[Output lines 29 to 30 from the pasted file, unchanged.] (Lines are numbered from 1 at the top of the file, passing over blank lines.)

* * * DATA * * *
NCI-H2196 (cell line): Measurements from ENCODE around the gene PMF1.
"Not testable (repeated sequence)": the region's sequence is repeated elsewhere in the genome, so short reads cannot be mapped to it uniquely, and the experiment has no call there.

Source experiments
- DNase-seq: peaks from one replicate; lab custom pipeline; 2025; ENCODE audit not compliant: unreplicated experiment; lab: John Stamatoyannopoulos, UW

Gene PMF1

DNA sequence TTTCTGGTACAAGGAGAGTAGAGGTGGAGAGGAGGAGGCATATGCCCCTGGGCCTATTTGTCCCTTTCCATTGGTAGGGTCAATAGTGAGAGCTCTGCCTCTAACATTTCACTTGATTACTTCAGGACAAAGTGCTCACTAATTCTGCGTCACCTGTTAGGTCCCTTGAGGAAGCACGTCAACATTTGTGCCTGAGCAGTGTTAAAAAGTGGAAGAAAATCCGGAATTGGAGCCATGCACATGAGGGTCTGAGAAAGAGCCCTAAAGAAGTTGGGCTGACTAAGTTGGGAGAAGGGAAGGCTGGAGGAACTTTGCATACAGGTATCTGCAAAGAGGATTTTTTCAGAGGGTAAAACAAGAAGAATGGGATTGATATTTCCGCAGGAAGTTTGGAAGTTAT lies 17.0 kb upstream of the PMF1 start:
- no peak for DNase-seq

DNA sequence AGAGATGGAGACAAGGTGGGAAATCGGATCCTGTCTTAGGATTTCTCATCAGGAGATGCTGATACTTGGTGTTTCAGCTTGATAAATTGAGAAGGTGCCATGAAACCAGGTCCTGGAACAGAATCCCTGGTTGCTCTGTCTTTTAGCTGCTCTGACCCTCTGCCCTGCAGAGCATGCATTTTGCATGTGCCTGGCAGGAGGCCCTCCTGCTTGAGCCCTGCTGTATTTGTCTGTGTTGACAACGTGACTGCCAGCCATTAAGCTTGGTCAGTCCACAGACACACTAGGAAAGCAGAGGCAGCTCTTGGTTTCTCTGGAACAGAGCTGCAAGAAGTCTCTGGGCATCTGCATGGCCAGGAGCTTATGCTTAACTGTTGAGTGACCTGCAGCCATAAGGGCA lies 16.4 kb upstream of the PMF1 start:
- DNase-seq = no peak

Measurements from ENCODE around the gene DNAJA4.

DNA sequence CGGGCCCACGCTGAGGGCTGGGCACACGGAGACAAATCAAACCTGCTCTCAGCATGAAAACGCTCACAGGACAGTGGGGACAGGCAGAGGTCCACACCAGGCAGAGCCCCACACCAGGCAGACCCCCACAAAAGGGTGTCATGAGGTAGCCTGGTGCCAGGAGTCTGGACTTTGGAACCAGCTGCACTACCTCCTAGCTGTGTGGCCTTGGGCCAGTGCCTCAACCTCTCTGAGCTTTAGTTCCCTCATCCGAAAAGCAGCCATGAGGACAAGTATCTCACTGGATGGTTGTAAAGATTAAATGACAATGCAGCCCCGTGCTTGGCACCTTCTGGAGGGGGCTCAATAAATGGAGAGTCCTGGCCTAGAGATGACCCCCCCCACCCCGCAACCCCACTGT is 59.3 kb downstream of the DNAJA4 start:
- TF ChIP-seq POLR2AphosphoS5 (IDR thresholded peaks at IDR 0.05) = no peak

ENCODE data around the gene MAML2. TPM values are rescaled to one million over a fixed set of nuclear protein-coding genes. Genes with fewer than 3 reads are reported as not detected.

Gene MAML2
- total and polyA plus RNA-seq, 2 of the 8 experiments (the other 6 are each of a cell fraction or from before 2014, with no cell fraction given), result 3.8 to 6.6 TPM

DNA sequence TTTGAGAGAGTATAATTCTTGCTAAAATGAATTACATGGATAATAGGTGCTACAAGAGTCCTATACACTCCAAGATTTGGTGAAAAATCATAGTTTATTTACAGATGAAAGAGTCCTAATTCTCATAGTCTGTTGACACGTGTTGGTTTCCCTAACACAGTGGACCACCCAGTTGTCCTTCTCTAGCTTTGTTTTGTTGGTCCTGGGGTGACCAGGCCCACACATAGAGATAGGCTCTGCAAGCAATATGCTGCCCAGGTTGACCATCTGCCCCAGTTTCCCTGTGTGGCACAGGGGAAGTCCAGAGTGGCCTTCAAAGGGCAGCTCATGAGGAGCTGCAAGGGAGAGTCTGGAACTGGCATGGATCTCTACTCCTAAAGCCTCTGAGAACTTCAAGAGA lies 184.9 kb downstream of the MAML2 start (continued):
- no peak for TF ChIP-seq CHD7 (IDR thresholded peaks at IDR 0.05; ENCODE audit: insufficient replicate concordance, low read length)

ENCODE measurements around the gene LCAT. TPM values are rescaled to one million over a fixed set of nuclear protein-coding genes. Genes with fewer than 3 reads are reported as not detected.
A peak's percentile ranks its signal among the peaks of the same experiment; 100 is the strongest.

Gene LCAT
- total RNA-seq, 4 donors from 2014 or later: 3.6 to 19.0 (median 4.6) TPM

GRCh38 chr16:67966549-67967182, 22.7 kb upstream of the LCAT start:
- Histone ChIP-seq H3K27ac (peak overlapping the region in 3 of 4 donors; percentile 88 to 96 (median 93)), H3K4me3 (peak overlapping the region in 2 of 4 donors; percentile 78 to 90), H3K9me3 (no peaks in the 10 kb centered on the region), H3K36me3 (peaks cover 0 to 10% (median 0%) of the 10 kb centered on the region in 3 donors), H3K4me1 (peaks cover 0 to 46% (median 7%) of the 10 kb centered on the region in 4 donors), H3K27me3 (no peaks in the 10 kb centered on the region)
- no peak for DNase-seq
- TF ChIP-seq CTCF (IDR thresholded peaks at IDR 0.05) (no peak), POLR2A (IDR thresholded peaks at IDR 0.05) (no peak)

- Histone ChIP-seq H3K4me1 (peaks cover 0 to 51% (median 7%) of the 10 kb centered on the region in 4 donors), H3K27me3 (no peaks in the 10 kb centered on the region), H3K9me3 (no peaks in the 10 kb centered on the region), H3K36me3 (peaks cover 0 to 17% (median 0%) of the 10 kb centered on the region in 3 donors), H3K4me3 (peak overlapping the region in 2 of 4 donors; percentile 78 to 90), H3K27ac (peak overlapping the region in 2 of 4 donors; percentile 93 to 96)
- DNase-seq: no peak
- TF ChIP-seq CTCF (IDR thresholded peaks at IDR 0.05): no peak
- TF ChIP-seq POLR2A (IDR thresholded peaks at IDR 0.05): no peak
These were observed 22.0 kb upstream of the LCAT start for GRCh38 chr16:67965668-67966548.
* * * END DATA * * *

- TF ChIP-seq POLR2A (IDR thresholded peaks at IDR 0.05): no peak
These were observed 22.0 kb upstream of the LCAT start for GRCh38 chr16:67965668-67966548.